When I first saw this faded photograph of an ocean liner, I thought I would never know her identity. 📷
Like most of the photographs in our ancestors albums, nothing was written on the back of the picture.
As I looked closely, I realized that the ship wasn’t anchored inside the Charlotte Amalie harbor, but rather, behind Hassel Island,where all the oversized vessels tended to be.
This gave me my first clue, that there was something special about this visitor.
I started looking through the back-dated issues of the local newspaper in an attempt to make my best guess.
When I stumbled upon the August 11, 1938 edition, I found the announcement of the arrival of the largest ship to ever call at St. Thomas.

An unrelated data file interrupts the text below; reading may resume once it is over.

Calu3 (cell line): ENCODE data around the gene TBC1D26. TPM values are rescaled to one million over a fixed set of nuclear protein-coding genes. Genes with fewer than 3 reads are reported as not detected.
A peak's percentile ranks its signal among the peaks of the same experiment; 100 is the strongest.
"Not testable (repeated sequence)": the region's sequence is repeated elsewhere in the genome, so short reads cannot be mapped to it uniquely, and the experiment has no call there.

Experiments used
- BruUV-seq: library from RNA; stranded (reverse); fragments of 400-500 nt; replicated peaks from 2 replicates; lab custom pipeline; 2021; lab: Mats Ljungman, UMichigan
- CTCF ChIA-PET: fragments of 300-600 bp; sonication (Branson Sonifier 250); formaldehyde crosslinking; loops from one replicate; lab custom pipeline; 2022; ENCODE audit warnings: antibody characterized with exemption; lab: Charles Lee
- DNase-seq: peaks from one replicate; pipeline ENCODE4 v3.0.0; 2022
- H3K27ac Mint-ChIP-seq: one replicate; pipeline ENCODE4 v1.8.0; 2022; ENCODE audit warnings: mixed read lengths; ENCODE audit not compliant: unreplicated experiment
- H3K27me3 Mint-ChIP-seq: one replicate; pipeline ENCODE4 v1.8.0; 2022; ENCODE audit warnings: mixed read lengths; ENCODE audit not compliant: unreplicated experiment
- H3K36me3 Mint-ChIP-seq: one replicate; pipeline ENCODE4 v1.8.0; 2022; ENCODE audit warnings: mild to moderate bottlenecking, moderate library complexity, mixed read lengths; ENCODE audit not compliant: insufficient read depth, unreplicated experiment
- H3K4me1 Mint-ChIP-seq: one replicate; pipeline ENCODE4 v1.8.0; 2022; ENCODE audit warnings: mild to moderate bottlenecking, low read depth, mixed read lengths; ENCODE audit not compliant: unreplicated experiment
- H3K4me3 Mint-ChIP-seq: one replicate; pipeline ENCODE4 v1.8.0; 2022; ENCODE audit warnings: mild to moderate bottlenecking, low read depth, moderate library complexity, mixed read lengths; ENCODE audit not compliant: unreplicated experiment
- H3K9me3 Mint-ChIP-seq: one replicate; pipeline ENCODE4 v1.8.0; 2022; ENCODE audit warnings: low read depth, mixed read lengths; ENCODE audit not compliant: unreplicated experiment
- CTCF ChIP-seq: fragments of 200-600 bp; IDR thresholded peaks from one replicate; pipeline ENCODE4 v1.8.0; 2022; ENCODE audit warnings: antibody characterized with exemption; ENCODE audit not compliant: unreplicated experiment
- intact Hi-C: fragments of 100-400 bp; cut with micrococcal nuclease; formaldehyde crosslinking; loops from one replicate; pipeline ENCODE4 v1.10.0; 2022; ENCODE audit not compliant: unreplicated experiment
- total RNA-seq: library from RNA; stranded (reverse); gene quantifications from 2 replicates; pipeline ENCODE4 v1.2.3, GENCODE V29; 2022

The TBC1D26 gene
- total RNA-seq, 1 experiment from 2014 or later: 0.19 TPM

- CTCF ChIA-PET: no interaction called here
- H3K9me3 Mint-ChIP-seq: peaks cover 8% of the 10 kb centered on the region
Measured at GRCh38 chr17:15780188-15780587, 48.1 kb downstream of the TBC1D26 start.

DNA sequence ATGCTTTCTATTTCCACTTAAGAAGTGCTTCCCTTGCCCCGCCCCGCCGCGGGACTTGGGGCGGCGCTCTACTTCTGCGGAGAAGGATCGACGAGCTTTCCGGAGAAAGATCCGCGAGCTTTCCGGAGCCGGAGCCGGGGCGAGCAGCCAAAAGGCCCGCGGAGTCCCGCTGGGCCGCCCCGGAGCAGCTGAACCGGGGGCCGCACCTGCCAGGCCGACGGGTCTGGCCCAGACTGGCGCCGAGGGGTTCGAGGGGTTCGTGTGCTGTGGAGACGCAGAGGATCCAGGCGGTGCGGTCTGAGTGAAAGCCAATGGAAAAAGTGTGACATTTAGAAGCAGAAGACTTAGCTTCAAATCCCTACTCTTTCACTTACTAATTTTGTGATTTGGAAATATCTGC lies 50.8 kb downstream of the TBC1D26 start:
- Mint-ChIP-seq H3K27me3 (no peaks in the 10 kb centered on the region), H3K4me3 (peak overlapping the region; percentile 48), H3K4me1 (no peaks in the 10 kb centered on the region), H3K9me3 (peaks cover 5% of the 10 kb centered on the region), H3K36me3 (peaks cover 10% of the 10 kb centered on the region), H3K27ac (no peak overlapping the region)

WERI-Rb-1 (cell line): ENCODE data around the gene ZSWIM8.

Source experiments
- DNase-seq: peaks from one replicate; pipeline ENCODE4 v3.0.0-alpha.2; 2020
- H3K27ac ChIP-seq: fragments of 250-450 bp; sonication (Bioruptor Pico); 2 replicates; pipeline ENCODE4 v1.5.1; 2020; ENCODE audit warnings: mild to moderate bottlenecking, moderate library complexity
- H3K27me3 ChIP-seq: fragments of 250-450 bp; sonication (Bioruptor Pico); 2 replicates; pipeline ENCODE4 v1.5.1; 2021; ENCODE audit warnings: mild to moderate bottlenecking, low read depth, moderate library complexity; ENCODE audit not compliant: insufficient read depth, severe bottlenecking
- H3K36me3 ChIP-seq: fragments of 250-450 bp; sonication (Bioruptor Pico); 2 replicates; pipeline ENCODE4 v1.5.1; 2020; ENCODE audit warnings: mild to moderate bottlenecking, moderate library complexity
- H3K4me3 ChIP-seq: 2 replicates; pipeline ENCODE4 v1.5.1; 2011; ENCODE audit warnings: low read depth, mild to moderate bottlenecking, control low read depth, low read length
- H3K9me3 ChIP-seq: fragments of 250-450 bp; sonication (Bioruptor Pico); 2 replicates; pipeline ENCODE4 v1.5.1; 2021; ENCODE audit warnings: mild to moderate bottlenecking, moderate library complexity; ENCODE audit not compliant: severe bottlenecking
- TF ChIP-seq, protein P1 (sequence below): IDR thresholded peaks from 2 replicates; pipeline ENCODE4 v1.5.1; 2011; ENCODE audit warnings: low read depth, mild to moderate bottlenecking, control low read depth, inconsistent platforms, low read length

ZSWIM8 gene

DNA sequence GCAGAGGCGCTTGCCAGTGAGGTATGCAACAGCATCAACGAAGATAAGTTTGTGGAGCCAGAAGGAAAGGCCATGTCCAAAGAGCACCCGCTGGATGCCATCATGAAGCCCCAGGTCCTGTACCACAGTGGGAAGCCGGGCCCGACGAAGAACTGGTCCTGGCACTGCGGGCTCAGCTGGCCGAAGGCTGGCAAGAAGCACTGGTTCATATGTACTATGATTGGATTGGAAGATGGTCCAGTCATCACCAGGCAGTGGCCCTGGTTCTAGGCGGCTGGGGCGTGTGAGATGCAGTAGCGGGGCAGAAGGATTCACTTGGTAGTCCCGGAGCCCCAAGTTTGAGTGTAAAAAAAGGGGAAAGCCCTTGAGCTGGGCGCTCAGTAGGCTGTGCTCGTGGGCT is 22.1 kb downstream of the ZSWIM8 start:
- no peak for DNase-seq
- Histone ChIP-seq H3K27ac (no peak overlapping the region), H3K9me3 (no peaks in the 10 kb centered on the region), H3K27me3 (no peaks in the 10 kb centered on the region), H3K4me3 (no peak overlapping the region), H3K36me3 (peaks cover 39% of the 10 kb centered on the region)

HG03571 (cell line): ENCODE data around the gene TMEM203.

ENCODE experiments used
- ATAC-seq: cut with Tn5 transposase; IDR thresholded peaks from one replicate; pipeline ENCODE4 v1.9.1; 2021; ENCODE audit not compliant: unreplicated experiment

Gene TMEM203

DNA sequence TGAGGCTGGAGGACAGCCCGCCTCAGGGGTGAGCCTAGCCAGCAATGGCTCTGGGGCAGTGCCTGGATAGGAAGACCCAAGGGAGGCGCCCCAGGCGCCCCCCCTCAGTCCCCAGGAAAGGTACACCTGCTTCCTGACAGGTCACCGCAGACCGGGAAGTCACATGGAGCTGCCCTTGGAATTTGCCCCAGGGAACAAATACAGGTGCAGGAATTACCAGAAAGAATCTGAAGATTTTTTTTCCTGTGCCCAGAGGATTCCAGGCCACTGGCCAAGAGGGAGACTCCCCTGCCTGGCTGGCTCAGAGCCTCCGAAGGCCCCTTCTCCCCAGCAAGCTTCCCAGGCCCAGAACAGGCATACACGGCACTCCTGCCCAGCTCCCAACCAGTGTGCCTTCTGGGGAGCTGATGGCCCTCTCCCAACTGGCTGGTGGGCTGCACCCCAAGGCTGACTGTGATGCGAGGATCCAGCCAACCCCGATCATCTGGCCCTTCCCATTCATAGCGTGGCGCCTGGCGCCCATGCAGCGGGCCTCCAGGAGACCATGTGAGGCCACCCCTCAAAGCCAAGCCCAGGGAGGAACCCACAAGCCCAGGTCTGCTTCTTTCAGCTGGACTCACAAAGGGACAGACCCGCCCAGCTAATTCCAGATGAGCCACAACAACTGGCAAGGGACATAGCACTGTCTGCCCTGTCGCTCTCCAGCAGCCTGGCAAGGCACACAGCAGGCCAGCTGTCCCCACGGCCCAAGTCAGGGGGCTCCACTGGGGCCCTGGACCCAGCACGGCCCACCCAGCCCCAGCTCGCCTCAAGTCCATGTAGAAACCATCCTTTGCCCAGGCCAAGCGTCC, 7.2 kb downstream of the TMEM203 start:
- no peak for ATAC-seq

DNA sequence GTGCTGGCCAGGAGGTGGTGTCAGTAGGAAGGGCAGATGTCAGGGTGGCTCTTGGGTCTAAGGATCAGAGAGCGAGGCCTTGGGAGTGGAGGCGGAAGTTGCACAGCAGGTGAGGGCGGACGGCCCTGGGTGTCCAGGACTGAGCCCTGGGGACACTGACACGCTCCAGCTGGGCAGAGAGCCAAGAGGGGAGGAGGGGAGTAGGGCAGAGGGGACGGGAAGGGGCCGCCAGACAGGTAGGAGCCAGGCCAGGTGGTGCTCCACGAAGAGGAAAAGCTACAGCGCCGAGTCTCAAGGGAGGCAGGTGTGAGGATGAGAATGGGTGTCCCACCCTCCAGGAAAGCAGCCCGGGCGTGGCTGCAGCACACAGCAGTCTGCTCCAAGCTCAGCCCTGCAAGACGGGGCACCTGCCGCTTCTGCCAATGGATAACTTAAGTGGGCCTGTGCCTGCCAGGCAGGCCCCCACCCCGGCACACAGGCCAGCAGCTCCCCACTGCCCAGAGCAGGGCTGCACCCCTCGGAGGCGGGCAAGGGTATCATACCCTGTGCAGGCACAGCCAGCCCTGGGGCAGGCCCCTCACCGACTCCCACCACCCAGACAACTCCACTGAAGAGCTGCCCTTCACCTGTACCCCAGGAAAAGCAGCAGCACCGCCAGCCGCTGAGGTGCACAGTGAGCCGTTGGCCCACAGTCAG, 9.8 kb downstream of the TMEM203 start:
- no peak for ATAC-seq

I was thrilled! I knew this had to be the ship in the photograph.
RMS Aquitania sailed from New York with 674 passengers on her Christmas cruise through the West Indies.
She was known as the “Grand Old Lady of the North Atlantic”.
Named for her exquisitely designed interiors, she held the unique title, “Ship Beautiful”.
No wonder she caught the eye of the family photographer as he glanced across the horizon.
Aquitania made 450 voyages, taking over one million passengers during her career.
In 1950, she was retired and finally scrapped.
All that is left of the ship is her steering wheel and a detailed scale model of her in the Maritime Museum of the Atlantic in Nova Scotia, Canada.
Amazing to think that there is so little left of this transatlantic Queen. ⚓